Trypan blue teratogenesis: Beck, F., Swidzinska, P. & Gulamhusein, A. (1978). The effect of trypan blue on the development of the ferret and rat. Teratology 18, 187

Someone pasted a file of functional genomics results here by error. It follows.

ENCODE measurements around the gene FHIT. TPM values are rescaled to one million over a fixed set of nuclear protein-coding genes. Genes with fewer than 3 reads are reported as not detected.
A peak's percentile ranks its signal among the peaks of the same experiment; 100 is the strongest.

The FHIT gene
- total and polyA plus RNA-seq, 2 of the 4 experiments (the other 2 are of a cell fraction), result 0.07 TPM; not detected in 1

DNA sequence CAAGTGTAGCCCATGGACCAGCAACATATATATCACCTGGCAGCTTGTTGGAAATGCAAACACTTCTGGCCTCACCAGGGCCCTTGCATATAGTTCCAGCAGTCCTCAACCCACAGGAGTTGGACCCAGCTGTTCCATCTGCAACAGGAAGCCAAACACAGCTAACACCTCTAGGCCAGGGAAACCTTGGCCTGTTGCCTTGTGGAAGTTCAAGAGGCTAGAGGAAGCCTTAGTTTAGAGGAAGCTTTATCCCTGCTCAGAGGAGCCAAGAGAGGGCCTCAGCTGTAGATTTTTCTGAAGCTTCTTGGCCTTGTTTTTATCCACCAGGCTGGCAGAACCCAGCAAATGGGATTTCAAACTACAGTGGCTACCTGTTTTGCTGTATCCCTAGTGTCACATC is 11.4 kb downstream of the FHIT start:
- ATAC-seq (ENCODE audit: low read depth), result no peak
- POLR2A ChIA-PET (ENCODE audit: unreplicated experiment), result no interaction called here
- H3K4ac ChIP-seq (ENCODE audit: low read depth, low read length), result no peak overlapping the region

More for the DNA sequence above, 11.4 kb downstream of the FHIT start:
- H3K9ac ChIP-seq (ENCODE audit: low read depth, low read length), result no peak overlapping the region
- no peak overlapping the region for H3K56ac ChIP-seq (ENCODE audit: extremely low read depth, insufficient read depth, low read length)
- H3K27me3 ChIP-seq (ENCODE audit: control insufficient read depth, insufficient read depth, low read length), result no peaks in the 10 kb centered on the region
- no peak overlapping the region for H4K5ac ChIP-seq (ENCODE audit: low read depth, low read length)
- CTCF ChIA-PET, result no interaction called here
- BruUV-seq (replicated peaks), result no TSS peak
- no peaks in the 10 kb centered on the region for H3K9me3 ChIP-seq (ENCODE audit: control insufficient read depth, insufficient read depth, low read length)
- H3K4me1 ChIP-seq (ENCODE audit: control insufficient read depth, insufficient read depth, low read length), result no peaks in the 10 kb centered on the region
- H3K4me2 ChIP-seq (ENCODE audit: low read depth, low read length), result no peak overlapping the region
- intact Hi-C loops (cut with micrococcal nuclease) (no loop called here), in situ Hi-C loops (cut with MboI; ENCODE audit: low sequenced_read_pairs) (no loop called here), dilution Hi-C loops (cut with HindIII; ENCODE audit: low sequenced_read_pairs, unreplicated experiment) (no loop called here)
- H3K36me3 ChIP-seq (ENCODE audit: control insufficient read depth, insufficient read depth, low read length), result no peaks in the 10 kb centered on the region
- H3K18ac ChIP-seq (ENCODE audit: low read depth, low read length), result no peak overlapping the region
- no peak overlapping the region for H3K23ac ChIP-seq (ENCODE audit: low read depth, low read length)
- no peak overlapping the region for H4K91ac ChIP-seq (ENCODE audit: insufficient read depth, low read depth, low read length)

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<ul><li><p>Toxicology--Fd Costnet. Toxicol. Vol. 17 No. 6 689 </p><p>Tests with human DNA have shown that tris-(2,3- was given weekly SC injections of 23 mg PVB in dibromopropyl)phosphate (TRIS) may have genetic aqueous suspension (injection volume 0.05 ml) for effects in eukaryotic cells as well as in bacteria (Cited 48 wk, followed by a 60-wk observation period. in F.C.7: 1979, 17, 98). Moreover, this flame retardant THPC and PVB were inactive when applied to the has been shown to migrate from fabrics during laun- skin, but TRIS induced significant numbers of skin dering (ibid 1976, 14, 512) and to undergo a variable tumours at the site of application and also in other degree of absorption through the skin (ibid 1977, 15, tissues. Some of these tumours, notably several sgua- 257). A close scrutiny of this and similar flame-proof- mous-cell carcinomas of the tongue or the gingival ing compounds proposed for use in clothing fabrics is, area, are rare in these mice and were probably in- therefore, an obvious necessity, and a variety of work duced by grooming. TRIS applications also increased has already been undertaken. significantly the incidence of stomach papillomas. In </p><p>A recent report presents the results of a skin addition, both of the TRIS doses applied were associ- application study in mice. Three flame-retardants- ated with a high incidence of papillary tumours of the TRIS. tetrakis(hydroxymethyI)phosphonium chloride lung, and in the 30 mice given the higher dose there (THPC) and polyvinyl bromide (PVB)-were applied was one tubular adenoma of the kidney. Tumours of three times weekly to the skin of female Swiss mice the latter type were previously found in a TRIS feed- for 420-496 days. TRIS was applied in doses of 10 or ing study, although the incidence then was not signifi- 30mg in @2 ml acetone, THPC in 2-mg doses in cant. PVB injections induced liposarcomas in 19 of 30 @2 ml 90% aqueous acetone, and PVB in O.l-ml doses mice, but this was considered to be a physical re- of a 40% suspension. Another group of Swiss mice sponse to the injection of the aqueous suspension. </p><p>TOXICOLOGY </p><p>Trypan blue teratugenesis </p><p>Beck, F., Swidzinska, P. &amp; Gulamhusein, A. (1978). The effect of trypan blue on the development of the ferret and rat. Teratology 18, 187. </p><p>Although the potency of trypan blue as a terato- genie agent in rodents has been known for some time (Cited in F.C.T. 1968, 6, 663), the mechanisms in- volved have remained somewhat obscure. In rats, congenital malformations do not occur if the com- pound is given on or after gestation day 11.5 (Wilson rr al. Amt. Rec. 1959, 133, 115) the time at which a functional chorio-allantoic placenta is established. It is thought that the teratogenic effects of the com- pound at 8.5 days are due to interference with the histiotrophic function of the inverted yolk-sac endo- derm (Williams et al. Teratology 1976, 14, 343). The above-cited study compares the effects of trypan blue in rats with those observed in the ferret, in which species histiotrophic nutrition does not involve an in- verted yolk-sac system and is still of great importance at a relatively late stage of embryonic development. </p><p>Wistar rats received a dose of 1OOmg trypan blue/kg SC at either 8.5 or 11.5 days of gestation. The ferrets received either 25 or 50 mg/kg SC on day 13 or 18. so that both species were treated at comparable stages of embryonic development. As expected. ad- </p><p>ministration to rats on day 8.5 of gestation resulted in high abnormality rates, but there was a negligible ter- atogenic effect when the compound was given at 1 I.5 days. In contrast, the ferret showed a high malforma- tion (and resorption) rate following trypan blue ad- ministration at both 13 and 18 days of gestation. The types of malformation differed in the two species, with absence or deformity of the tail and malformations of the CNS predominating in the rat, and palatal non- closure and omphalocoele being the most common malformations in the ferret. </p><p>On the basis of these results, four suggestions are put forward to explain the mechanism of teratogenic action in the ferret. Considered by the investigators to be the most convincing is the possibility that the pres- ence of trypan blue in tissue fluid inhibits the phago- cytic action of the invading trophoblast of the ferret, as it inhibits pinocytosis by the yolk-sac epithelium of the rat. Alternatively pathological changes produced in the mother may be sufficiently severe to produce embryopathy in the ferret but not in the rat. A third suggestion is that the high incidence of cleft palate in the ferret may be part of a general pattern of delayed growth rather than a special effect in itself. Finally, although the dye cannot be seen in embryonic tissue with the light microscope, it is still possible that small protein-bound quantities are present in sufficient amounts to exert a teratogenic effect. </p></li></ul>